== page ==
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Postfix: The Definitive Guide by Kyle D. Dent

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Chapter 1. Introduction

Internet email history goes back as far as the early 1970s, when the first messages were sent across the Arpanet, the predecessor of today's Internet. Since that time, email has been, and continues to be, the most widely used application on the Internet. In the olden days, email delivery was relatively simple, and generally consisted of moving mail files from one large host to another large host that served many users. As the Internet evolved and the network itself became more complex, more flexible tools were needed to move mail between different networks and different types of networks. The Sendmail package, released in the early 1980s, was designed to deal with the many variations among mail systems. It quickly assumed a dominant role for mail delivery on the Internet.

Today, most Internet sites use the SMTP mail protocol to deliver and receive mail messages. Sendmail is still one of the most widely deployed SMTP servers, but there have been problems with it. Sendmail's monolithic architecture has been the primary cause of numerous security issues, and it can be difficult to configure and maintain.

Postfix was originally conceived as a replacement for the pervasive Sendmail. Its design eliminates many opportunities for security problems. Postfix also eliminates much of the complexity that comes with managing a Sendmail installation. Postfix administration is managed with two straightforward configuration files, and Postfix has been designed from the beginning to handle unexpected hardware or software problems gracefully.

Postfix Origins and Philosophy

Postfix was written by Wietse Venema, who is widely known for his security tools and papers. It was made available as open source software in December 1998. IBM Research sponsored the initial release and has continued to support its ongoing development. (IBM calls the package Secure Mailer.) There were certain goals from the beginning that drove the design and development of Postfix:

Reliability

Postfix shows its real value when operating under stressful conditions. Even within simple environments, software can encounter unexpected conditions. For example, many software systems behave unpredictably when they run out of memory or disk space. Postfix detects such conditions, and rather than make the problem worse, gives the system a chance to recover. Regardless of hazards thrown its way, Postfix takes every precaution to function in a stable and reliable way.

Security

Postfix assumes it is running in a hostile environment. It employs multiple layers of defense to protect against attackers. The security concept of least privilege is employed throughout the Postfix system, so that each process, which can be run within an isolated compartment, runs with the lowest set of privileges it needs. Processes running with higher privileges never trust the unprivileged processes. Likewise, unneeded modules can be disabled, enhancing security and simplifying an installation.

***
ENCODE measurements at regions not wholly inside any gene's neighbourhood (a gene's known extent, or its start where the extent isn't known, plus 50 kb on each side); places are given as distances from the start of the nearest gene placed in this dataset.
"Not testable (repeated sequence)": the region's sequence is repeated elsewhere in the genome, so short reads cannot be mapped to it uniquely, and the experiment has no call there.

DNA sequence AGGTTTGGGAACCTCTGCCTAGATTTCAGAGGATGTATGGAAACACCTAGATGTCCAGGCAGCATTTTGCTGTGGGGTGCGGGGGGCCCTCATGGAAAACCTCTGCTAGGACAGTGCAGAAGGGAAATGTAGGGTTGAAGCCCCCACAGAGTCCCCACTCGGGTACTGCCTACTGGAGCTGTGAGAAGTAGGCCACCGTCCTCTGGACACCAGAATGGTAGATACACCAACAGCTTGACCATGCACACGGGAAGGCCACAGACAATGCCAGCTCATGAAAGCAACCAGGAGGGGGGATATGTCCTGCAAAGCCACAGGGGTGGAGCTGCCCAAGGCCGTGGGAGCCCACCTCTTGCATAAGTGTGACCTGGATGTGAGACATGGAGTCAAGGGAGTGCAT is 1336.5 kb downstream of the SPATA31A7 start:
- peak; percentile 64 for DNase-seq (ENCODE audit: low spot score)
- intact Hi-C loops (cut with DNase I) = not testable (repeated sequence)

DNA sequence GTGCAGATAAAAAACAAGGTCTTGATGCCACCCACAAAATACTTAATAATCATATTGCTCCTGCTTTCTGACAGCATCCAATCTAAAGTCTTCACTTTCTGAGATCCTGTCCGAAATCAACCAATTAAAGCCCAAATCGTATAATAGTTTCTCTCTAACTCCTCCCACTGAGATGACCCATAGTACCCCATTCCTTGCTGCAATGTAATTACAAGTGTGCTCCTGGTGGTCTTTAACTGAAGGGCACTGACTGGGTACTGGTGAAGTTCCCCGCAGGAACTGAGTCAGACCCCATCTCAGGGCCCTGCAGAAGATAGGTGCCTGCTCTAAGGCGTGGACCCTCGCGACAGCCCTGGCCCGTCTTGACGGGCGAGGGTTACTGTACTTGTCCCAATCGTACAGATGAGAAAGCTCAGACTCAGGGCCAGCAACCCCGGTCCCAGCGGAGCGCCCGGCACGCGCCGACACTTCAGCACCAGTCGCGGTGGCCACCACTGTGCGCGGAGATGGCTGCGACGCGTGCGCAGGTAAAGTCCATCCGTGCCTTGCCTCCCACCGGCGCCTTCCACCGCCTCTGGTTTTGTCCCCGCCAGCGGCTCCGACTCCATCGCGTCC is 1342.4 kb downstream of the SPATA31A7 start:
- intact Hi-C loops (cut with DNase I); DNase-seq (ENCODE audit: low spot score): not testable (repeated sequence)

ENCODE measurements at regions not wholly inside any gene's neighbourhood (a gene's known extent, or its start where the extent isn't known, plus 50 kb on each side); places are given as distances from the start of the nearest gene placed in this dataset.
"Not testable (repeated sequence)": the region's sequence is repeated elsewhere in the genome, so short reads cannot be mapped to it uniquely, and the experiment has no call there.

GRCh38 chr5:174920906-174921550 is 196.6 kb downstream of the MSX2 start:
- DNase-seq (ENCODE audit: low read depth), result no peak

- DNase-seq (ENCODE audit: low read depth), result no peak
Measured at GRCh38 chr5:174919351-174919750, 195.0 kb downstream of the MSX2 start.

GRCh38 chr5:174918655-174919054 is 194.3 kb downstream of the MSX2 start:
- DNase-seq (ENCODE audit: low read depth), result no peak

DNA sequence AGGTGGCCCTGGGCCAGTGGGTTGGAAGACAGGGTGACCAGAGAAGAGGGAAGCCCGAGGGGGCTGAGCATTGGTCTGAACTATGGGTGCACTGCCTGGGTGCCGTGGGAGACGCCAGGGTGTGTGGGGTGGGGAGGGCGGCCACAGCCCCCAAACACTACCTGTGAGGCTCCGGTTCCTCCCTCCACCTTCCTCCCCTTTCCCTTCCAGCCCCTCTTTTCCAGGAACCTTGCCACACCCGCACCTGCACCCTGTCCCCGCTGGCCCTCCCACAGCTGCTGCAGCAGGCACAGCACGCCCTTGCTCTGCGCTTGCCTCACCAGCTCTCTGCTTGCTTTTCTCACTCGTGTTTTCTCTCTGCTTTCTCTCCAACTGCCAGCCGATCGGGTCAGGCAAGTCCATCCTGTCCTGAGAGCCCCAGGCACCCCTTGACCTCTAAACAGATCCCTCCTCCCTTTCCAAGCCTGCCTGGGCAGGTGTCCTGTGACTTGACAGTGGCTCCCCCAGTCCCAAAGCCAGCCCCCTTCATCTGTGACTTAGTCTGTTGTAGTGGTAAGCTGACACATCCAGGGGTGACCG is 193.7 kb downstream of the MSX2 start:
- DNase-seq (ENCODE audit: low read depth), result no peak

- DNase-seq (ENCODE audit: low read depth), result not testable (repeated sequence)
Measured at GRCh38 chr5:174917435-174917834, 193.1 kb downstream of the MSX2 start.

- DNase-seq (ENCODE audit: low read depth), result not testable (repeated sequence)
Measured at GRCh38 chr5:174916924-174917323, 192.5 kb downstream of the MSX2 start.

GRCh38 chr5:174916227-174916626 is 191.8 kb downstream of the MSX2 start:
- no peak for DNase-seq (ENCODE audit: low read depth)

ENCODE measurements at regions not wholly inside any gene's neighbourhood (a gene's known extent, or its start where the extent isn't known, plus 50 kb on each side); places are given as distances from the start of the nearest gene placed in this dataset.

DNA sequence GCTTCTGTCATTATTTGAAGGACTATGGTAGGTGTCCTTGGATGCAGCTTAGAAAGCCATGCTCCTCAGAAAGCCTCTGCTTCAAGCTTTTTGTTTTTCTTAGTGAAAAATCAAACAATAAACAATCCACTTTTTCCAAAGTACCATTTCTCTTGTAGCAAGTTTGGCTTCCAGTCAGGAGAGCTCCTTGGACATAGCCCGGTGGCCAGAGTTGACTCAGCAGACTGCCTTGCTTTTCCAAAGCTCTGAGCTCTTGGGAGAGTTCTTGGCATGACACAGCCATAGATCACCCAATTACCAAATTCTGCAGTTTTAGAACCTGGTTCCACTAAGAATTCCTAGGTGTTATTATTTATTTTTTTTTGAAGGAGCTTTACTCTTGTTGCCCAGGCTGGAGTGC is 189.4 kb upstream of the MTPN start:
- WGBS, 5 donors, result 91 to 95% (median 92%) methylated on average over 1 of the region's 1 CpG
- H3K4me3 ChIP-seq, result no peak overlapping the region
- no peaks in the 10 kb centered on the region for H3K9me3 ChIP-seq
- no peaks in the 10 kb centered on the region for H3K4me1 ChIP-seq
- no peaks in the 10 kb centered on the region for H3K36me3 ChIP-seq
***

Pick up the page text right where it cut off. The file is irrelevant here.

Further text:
Performance

Postfix was written with performance in mind and, in fact, takes steps to ensure that its speed doesn't overwhelm other systems. It uses techniques to limit both the number of new processes that have to be created and the number of filesystem accesses required in processing messages.

Flexibility

The Postfix system is actually made up of several different programs and subsystems. This approach allows for great flexibility. All of the pieces are easily tunable through straightforward configuration files.

Ease-of-use

Postfix is one of the easier email packages to set up and administer, as it uses straightforward configuration files and simple lookup tables for address translations and forwarding. The idea behind Postfix's configuration is the notion of least surprise, which means that, to the extent it's possible, Postfix behaves the way most people expect. When faced with design choices, Dr. Venema has opted for the decision that seems most reasonable to most humans.

Compatibility with Sendmail

With Sendmail compatibility, Postfix can easily replace Sendmail on a system without forcing any changes on users or breaking any of the applications that depend on it. Postfix supports Sendmail conventions like /etc/aliases and .forward files. The Sendmail executable program, sendmail, is replaced with a Postfix version that supports nearly all of the same command-line arguments but runs in conjunction with the Postfix system. While your Sendmail-dependent programs continue to work, Postfix has been evolving independently of Sendmail, and doesn't necessarily implement all email features in the same way.

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